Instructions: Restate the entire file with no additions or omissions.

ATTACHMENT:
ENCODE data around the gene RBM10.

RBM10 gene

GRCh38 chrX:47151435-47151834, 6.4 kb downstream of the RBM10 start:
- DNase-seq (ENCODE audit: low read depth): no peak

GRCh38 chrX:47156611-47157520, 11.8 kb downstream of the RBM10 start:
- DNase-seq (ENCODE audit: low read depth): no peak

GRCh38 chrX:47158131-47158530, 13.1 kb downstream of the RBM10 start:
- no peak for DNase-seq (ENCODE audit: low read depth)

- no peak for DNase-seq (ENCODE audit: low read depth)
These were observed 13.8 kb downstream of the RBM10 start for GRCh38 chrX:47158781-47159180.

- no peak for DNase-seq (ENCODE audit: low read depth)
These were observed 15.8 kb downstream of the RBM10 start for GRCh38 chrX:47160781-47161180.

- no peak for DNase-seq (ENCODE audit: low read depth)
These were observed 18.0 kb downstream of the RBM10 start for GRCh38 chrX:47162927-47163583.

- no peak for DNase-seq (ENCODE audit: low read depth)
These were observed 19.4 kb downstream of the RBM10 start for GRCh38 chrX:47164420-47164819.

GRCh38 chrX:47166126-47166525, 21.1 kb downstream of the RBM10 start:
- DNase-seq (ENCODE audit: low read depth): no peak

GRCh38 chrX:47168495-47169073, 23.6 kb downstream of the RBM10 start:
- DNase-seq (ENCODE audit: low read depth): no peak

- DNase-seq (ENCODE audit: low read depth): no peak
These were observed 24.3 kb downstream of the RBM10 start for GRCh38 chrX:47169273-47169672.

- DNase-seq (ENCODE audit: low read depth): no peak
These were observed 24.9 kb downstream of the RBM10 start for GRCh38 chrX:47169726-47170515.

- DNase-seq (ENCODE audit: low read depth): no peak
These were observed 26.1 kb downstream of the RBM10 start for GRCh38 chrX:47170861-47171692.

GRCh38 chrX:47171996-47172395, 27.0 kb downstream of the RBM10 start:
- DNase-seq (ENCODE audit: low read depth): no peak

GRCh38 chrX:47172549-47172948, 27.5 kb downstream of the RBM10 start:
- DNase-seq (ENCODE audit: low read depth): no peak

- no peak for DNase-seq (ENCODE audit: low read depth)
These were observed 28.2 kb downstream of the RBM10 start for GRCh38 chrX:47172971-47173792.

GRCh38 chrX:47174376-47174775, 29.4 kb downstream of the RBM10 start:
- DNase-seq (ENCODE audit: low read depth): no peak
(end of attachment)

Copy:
ENCODE data around the gene RBM10.

RBM10 gene

GRCh38 chrX:47151435-47151834, 6.4 kb downstream of the RBM10 start:
- DNase-seq (ENCODE audit: low read depth): no peak

GRCh38 chrX:47156611-47157520, 11.8 kb downstream of the RBM10 start:
- DNase-seq (ENCODE audit: low read depth): no peak

GRCh38 chrX:47158131-47158530, 13.1 kb downstream of the RBM10 start:
- no peak for DNase-seq (ENCODE audit: low read depth)

- no peak for DNase-seq (ENCODE audit: low read depth)
These were observed 13.8 kb downstream of the RBM10 start for GRCh38 chrX:47158781-47159180.

- no peak for DNase-seq (ENCODE audit: low read depth)
These were observed 15.8 kb downstream of the RBM10 start for GRCh38 chrX:47160781-47161180.

- no peak for DNase-seq (ENCODE audit: low read depth)
These were observed 18.0 kb downstream of the RBM10 start for GRCh38 chrX:47162927-47163583.

- no peak for DNase-seq (ENCODE audit: low read depth)
These were observed 19.4 kb downstream of the RBM10 start for GRCh38 chrX:47164420-47164819.

GRCh38 chrX:47166126-47166525, 21.1 kb downstream of the RBM10 start:
- DNase-seq (ENCODE audit: low read depth): no peak

GRCh38 chrX:47168495-47169073, 23.6 kb downstream of the RBM10 start:
- DNase-seq (ENCODE audit: low read depth): no peak

- DNase-seq (ENCODE audit: low read depth): no peak
These were observed 24.3 kb downstream of the RBM10 start for GRCh38 chrX:47169273-47169672.

- DNase-seq (ENCODE audit: low read depth): no peak
These were observed 24.9 kb downstream of the RBM10 start for GRCh38 chrX:47169726-47170515.

- DNase-seq (ENCODE audit: low read depth): no peak
These were observed 26.1 kb downstream of the RBM10 start for GRCh38 chrX:47170861-47171692.

GRCh38 chrX:47171996-47172395, 27.0 kb downstream of the RBM10 start:
- DNase-seq (ENCODE audit: low read depth): no peak

GRCh38 chrX:47172549-47172948, 27.5 kb downstream of the RBM10 start:
- DNase-seq (ENCODE audit: low read depth): no peak

- no peak for DNase-seq (ENCODE audit: low read depth)
These were observed 28.2 kb downstream of the RBM10 start for GRCh38 chrX:47172971-47173792.

GRCh38 chrX:47174376-47174775, 29.4 kb downstream of the RBM10 start:
- DNase-seq (ENCODE audit: low read depth): no peak